This is part of my English paper on the role of the supernatural elements in Macbeth. It's not done yet, I still have a couple more examples to go through, but could you please tell me what you think of it so far? I know it's kind of long, but I would really appreciate it!Here are the directions:
Withing each act of Macbeth,
Shakespeare employs the element of the supernatural. Write a paper in which you analyze at least one apparition, or set of apparitions, that appears in each of the five acts. For each separate analysis, move beyond more literal meanings to consider the larger question of the purpose behind Shakespeare's dramatic use of each apparition. In what sense might they represent forces at work in the play beyond the will or imagination of an individual character? Did Shakespeare intend for each of these apparitions to embody a universal theme?Does Man Control His Destiny?
Throughout the Shakespeare's tragedy Macbeth, elements of the supernatural appear. When Shakespeare wrote the play, people tended to be much more superstitious than the are now. Macbeth and Lady Macbeth really would have believed the different illusions they saw and heard, while today they probably just would have thought the apparitions some sort of strange coincidences. But they does believe the apparitions. Macbeth believes in the witches' prophecies and apparitions, the floating dagger, and Banquo's ghost. Lady Macbeth believes she cannot wash Duncan's blood off of her hands. It is their trust in these supernatural things that leads to Macbeth's downfall in Act 5. Because Macbeth and Lady Macbeth believe in the apparitions and act accordingly because of them, the apparitions cause their deaths. Even though they think they are acting of their own accord and controlling their own destinies, they are not. Shakespeare's use of the supernatural elements in Macbeth show that man has no control over his own destiny.
The three witches are the first sign of the supernatural we see in Macbeth. They open the play, and through their actions it is obvious they are something more than human. The witches meet Macbeth first in scene three. This is when they give Macbeth his prophecies. "All hail, Macbeth! Hail to thee, Thane of Glamis! / All hail, Macbeth! Hail to thee, Thane of Cawdor! / All hail, Macbeth, that shalt be King hereafter!" (1.3.48-50) They tell Macbeth he is already Thane of Cawdor, and soon he shall also be King. When their statement about him being Thane of Cawdor turns out to be true, Macbeth sincerely believes in the witches' predictions. The realization that he will be King consumes him, and he immediately begins to think on how it will happen, even if it means killing Duncan. He lets the prophecy control his actions. He does not stop to think that maybe he will become King if he just sits back and lets it happen, he immediately jumps to the conclusion that he has to commit murder to get what he wants, or else it will not come to pass. He even kills his best friend Banquo, and tries to kill Banquo's son also, because the witches say Banquo, "...shall get kings, but be none." (1.3.67) The murders of Duncan and Banquo are what lead to Macbeth's growing insanity and eventual downfall later in the play. Macbeth lets the prophecies consume him and take over his destiny by twisting his actions around them.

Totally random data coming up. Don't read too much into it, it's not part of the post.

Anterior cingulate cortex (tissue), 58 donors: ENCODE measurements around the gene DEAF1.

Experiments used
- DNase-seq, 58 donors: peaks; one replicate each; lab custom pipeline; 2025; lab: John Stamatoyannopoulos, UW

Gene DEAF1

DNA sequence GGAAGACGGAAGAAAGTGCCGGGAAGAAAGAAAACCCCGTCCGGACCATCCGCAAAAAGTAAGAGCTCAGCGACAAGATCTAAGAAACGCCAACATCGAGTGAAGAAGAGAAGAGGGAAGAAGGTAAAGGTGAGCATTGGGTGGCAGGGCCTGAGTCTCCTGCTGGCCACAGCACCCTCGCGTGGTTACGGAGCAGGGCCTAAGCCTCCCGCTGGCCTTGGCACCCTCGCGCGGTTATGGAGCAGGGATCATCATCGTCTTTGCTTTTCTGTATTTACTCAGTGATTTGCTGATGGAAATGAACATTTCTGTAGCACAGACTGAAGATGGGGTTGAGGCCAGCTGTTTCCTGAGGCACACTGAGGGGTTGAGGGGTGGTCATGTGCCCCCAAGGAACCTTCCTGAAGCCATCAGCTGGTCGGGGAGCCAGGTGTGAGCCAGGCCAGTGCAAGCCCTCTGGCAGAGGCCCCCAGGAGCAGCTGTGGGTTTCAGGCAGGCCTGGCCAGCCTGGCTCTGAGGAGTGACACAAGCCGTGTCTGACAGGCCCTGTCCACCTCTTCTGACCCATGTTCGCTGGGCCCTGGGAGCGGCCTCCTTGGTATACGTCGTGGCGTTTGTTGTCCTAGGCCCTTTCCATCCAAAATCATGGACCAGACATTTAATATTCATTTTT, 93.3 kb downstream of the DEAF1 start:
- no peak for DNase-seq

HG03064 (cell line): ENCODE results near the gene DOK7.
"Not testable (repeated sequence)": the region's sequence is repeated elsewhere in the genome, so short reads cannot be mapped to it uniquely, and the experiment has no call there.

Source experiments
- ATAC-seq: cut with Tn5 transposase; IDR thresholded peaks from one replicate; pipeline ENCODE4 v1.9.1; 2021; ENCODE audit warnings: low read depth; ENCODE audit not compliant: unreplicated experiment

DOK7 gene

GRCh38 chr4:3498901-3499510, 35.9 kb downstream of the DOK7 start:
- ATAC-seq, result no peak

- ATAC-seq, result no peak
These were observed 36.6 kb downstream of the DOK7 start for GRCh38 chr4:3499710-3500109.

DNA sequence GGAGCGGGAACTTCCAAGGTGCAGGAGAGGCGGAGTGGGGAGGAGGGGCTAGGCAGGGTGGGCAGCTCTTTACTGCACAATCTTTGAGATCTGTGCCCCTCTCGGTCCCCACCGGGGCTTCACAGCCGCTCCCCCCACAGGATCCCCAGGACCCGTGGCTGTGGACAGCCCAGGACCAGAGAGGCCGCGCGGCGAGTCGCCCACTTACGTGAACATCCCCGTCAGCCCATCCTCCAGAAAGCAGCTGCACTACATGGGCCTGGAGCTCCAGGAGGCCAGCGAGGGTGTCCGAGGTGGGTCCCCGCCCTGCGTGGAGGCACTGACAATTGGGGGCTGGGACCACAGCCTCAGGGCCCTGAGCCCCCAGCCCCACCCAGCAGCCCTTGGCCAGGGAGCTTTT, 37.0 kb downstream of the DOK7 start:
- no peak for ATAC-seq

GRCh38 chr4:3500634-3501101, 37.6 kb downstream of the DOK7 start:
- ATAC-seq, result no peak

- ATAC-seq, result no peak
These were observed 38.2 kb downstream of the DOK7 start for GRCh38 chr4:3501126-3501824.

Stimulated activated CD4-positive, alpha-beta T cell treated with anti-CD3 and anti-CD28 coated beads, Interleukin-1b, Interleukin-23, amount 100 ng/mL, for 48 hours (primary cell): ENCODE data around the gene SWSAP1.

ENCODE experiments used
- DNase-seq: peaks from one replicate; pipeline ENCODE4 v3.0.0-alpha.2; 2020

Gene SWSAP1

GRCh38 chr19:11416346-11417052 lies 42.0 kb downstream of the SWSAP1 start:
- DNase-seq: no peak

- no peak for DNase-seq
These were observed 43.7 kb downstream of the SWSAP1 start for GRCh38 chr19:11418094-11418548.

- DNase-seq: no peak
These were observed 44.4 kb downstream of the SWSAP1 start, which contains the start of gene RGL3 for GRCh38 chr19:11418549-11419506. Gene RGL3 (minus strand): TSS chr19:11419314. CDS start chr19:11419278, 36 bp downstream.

Macbeth also puts too much stock into the second and third apparitions the witches show him in Act Four. The first apparition shows his own head cut form his body telling him to beware Macduff, the second, a bloody child, which says no man born of woman can harm Macbeth, and the third, a crowned child holding a sceptor who says Macbeth cannot be harmed until the whole country, form Birnam Wood to Dunsinane Hill come against him. The last image is a line of kings, one who carries a mirror with the image of Banquo in it. Macbeth comes to believe that he is invincible. Because "...none of woman born / Shall harm Macbeth," (4.1.80-81) he thinks neither Macduff, nor anyone, can harm him, for everyone is woman born. Macbeth puts so much faith in this he does not take heed whatsoever to beware Macduff, and so sends murderers to kill Macduff's family. He also does not think he can ever die, because how can the woods come and rise up against him at his castle? Macbeth takes faith in the predictions he likes, and not the ones that predict his downfall. These apparitions now take hold of Macbeth, giving him a false sense of security. He makes hasty decisions without thinking about the consequences, because he believes there are none. But these hasty decisions are what finalize Macduff's resolve to kill Macbeth. Macbeth's security in some of the apparitions leads him to ignore the one he should. He makes decisions he would not have done if it were not for these illusions, and so they leave him helpless against his destiny.
The first time we see Macbeth not completely in his right mind is when he imagines a floating bloody dagger leading him to Duncan. He understands that what he is seeing cannot possible be real, yet he still takes faith in it, believing it is leading him to Duncan. Not stopping to think about why he sees the dagger; he simply assumes it means that killing Duncan is the right choice for him. The dagger is bloody because he should spill Duncan's blood. If Macbeth had stopped to think about it, he probably would have realized that seeing objects that are not there is really not a good thing, especially when those objects are leading you to kill someone. He may have come to the conclusion that it was his conscience making him feel guild and shame for what he was going to do. In that case he would not have killed Duncan. But he puts too much faith in the supernatural dagger he sees before him and kills Duncan, the deed that starts off the downward spiral to his death.